This was also the year that Michael merged his ATV Music catalog with Sony’s publishing division creating Sony/ATV Music Publishing. Jackson retained half-ownership of the company, earned $95 million upfront. (Click Here) Seven years later, 2001, Michael informed the head of Sony Music Entertainment, Tommy Mottola, that he was leaving Sony. Jackson made allegations in July 2002 that Mottola was a “devil” and a “racist” who did not support his African-American artists, using them merely for his own personal gain. He charged that Mottola had called his colleague Irv Gotti a “fat black (the n-word)”. Michael was on the “War Path” and made his feeling towards Sony known to the world.
In 2003, Martin Bashir conducted a series of interviews with Michael, as part of a documentary for ITV. Following the broadcast, several media personalities accused Bashir of “yellow journalism”, claiming that he deliberately doctored the recordings in order to paint Jackson in an unflattering light, as well as emphasising the allegations of child molestation made against Jackson. The New York Times called Bashir’s journalism style “callous self-interest masked as sympathy.” Or was this the start of the conspiracy that Michael often talked about? Soon after the documentary was broadcasted, Michael was accused of four counts of molesting a minor, four counts of intoxicating a minor, one count of abduction, and one count of conspiring to hold the boy and his family captive.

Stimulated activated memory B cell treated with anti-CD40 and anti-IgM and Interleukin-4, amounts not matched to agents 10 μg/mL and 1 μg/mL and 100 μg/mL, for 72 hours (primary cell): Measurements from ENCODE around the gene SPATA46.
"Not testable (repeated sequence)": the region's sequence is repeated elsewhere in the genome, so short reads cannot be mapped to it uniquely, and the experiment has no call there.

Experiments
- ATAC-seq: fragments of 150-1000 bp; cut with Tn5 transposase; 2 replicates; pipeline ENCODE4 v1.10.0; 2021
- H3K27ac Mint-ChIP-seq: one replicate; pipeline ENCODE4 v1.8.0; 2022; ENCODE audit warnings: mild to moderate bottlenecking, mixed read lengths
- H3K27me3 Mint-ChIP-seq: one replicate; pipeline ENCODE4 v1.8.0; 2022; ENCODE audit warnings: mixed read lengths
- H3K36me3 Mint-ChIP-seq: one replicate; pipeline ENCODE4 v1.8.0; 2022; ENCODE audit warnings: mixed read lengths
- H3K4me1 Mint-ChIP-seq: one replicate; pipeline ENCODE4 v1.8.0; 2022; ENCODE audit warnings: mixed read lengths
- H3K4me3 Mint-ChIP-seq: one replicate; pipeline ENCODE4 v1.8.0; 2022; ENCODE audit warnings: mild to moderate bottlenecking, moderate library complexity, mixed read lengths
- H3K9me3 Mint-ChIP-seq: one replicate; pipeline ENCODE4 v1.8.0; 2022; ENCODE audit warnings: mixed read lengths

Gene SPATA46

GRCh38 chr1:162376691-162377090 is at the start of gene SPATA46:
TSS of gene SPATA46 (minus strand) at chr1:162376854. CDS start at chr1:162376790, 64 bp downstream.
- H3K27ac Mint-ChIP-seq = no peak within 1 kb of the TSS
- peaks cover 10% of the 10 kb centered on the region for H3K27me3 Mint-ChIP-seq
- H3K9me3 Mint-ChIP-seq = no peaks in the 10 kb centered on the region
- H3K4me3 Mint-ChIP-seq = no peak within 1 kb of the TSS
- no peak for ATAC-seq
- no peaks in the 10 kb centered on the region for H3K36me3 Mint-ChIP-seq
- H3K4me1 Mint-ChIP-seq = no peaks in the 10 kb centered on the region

Thomas W. Sneddon Jr. was the district attorney of Santa Barbara County, California, who prosecuted Michael in 1993, again was after Michael’s blood in this case. It was a well-known fact he would do almost any thing to put Michael behind bars. Thanks to Thomas Arthur Mesereau, Jr. and Robert Sanger, Michael did not go to jail.